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The Issue of Public trust on ECI |Election Commission

Synopsis: The public trust gained by the ECI (Election Commission of India) over the years is reducing. It is due to an increasing doubt over the fairness of the polls.

Background

  • Recently, the Citizens’ Commission on Elections (CCE), released the second part of its report “An Inquiry into India’s Election System.
  • The retired Supreme Court judge Madan B Lokur chairs CCE.
  • The report examines the critical aspects of conducting elections. Such as:
      • The integrity and inclusiveness of the electoral rolls.
      • Criminalisation in politics.
      • The use of financial power.
      • Compliance with the model code of conduct.
      • The role of media in conducting elections etc.,

Some important revelations made in the report:

  • Since the 2019 Lok Sabha elections, “grave doubts” have been raised around the fairness of the polls.
  • The Election Commission of India (ECI) has failed to perform its duties. The report has stated reasons, such as
      • Exclusion of marginalized groups from voters’ lists.
      • The opacity of electoral bonds.
      • The power of big money in winning elections.
  • It has warned that India is becoming an “electoral autocracy

How India’s Election commission has built trust over the years?

Eminent bureaucrats such as Sukumar Sen, TN Seshan, and James Michael Lyngdoh worked for fair and accountable election machinery. Their work yielded citizen’s trust over the election process.

  • First, Sukumar Sen, India’s first Chief Election Commissioner. He was remembered for successfully conducting the first general elections despite many barriers such as scope, scale, logistics, and social issues. For example, elections need to be conducted for 176 million citizens, nearly 85 per cent of whom were illiterate.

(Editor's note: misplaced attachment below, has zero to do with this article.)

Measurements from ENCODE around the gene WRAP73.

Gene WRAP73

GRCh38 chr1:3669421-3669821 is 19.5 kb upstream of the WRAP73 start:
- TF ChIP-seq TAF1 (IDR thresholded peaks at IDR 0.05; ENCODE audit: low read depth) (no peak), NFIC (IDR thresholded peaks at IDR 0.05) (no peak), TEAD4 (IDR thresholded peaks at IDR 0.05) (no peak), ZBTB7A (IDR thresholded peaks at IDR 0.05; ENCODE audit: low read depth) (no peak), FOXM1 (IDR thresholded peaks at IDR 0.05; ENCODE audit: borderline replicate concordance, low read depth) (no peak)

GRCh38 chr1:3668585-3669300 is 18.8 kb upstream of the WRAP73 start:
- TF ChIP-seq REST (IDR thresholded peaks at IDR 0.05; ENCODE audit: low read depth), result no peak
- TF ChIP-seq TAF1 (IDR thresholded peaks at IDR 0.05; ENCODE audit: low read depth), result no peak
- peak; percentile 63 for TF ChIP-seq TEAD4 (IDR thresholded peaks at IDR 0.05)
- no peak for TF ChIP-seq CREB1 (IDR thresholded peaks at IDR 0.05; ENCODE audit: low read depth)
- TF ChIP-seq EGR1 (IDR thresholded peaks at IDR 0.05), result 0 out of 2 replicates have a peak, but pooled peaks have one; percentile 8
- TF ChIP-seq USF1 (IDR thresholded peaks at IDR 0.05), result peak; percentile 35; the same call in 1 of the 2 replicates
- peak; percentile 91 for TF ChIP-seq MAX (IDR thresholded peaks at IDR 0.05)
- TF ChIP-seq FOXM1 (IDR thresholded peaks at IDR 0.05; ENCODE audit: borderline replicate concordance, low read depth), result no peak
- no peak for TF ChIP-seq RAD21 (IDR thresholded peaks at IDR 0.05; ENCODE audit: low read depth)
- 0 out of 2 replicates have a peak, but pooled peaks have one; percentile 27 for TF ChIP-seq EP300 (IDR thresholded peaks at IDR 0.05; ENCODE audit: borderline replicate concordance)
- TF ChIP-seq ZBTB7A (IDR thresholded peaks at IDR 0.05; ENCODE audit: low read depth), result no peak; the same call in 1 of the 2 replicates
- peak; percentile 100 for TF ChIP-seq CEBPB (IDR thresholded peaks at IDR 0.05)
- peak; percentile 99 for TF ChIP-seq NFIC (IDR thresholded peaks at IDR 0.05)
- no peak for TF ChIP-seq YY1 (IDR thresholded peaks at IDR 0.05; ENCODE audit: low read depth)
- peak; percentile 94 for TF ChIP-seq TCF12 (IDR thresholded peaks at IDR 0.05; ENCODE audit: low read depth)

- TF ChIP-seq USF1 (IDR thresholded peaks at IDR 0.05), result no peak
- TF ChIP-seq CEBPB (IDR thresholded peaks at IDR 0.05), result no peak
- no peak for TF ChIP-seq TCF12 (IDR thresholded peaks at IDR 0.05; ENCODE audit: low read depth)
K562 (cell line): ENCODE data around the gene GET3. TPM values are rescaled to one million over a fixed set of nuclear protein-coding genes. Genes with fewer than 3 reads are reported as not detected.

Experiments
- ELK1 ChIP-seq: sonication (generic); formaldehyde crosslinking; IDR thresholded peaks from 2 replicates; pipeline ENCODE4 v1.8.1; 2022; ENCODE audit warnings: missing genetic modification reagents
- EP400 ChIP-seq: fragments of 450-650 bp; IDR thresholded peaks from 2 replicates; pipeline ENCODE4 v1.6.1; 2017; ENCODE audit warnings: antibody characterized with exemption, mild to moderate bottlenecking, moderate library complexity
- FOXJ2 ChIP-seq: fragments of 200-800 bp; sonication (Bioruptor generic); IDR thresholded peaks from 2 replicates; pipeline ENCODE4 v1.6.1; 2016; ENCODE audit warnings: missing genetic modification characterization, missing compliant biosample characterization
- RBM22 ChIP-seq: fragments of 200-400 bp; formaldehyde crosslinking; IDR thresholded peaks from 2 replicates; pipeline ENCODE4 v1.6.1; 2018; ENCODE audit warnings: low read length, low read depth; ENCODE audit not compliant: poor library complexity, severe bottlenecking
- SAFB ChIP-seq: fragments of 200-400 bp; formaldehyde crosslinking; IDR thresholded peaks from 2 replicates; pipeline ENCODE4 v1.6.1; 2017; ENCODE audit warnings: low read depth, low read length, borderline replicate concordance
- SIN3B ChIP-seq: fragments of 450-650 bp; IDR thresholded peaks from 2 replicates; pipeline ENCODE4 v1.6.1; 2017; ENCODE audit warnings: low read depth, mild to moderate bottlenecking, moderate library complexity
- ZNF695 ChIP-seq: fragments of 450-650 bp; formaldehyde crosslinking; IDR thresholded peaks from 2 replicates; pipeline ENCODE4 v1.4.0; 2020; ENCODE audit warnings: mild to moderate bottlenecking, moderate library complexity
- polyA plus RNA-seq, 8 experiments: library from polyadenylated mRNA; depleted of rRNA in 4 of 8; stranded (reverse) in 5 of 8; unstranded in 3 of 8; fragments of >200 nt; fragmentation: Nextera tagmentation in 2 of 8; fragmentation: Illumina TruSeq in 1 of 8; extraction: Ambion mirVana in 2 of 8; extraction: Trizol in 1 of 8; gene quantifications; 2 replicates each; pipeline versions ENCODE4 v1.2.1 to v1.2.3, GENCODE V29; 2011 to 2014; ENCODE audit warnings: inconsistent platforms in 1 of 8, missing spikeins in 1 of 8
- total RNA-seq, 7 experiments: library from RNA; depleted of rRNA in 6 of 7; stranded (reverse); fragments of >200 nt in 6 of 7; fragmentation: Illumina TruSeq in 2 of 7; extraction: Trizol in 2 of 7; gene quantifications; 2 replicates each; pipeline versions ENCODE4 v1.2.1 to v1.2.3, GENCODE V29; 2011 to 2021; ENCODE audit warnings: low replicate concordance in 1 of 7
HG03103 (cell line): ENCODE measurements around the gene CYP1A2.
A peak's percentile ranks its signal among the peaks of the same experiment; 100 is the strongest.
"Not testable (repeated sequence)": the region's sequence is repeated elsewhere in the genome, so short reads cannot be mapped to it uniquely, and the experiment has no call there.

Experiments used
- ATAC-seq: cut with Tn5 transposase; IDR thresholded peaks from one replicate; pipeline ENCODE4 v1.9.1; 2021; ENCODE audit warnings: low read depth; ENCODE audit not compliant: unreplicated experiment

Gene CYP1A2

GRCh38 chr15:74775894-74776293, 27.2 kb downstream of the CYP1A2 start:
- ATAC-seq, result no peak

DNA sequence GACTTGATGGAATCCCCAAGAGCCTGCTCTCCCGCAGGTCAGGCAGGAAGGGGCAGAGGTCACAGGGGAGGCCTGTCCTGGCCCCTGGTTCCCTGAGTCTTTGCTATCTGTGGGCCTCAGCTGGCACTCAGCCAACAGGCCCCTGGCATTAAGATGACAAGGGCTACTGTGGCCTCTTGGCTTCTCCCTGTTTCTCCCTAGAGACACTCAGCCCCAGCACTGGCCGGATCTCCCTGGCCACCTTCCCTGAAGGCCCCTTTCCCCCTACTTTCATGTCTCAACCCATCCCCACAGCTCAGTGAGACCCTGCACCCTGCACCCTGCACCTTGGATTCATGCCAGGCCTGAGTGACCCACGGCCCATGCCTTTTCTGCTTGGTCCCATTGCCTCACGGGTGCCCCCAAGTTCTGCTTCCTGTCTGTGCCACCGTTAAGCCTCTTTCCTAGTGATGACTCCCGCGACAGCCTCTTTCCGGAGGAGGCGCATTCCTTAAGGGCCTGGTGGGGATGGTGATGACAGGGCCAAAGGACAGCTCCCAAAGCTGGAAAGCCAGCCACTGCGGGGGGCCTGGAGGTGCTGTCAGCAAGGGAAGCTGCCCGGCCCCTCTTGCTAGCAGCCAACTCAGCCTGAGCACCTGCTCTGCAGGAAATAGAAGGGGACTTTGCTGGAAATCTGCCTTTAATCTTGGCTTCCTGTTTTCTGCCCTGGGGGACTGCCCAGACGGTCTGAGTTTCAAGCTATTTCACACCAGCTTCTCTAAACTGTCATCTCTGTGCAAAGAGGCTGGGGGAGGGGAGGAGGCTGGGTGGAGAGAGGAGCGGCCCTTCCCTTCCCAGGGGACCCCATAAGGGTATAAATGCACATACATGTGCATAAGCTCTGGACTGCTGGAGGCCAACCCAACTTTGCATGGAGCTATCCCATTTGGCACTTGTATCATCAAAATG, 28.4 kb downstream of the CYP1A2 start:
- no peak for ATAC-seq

• Second, TN Seshan the 10th Election Commissioner. He was instrumental in implementing the model code of conduct to curb muscle and monetary power in elections. He enforced strict mechanisms to ensure fairness in the election process. For example,
    • Contestants were required to submit full accounts of their expenses for scrutiny. Those, who didn’t abide by polling rules, were arrested.
    • Also, officials who were biased towards candidates were promptly suspended.
    • He also prohibited election propaganda based on religion and caste-based hatred. For example, he canceled the Punjab elections in 1991.
  • Third, Lyngdoh presided over the Election commission during 2001 to 2004, the period marked by the 2002 Gujarat riots. After the dissolution of Gujarat assembly after the Gujarat riots, there was immense pressure from the political parties to hold elections earlier than intended. However, Lyngdoh insisted that polls could not be held as the state had not yet recovered from the violence of the riots.

Why the public trust on Election commission is eroding now?

  • First, ECI remains toothless against electoral offenses. For example,
      • During the 2019 elections, the Election commission gave “clean chits” to politicians, despite provocative political statements during campaigning.
      • The EC in a return reply to the supreme court stated that its powers to punish candidates for hate and religious speeches during the election campaign is limited.
  • Second, lack of transparency and accountability. For example, the earlier CECs used to proactively engage with the Citizens’ Commission on Elections (CCE) to discuss its reports. But currently, there has been no response from the EC.

Source: Indian Express

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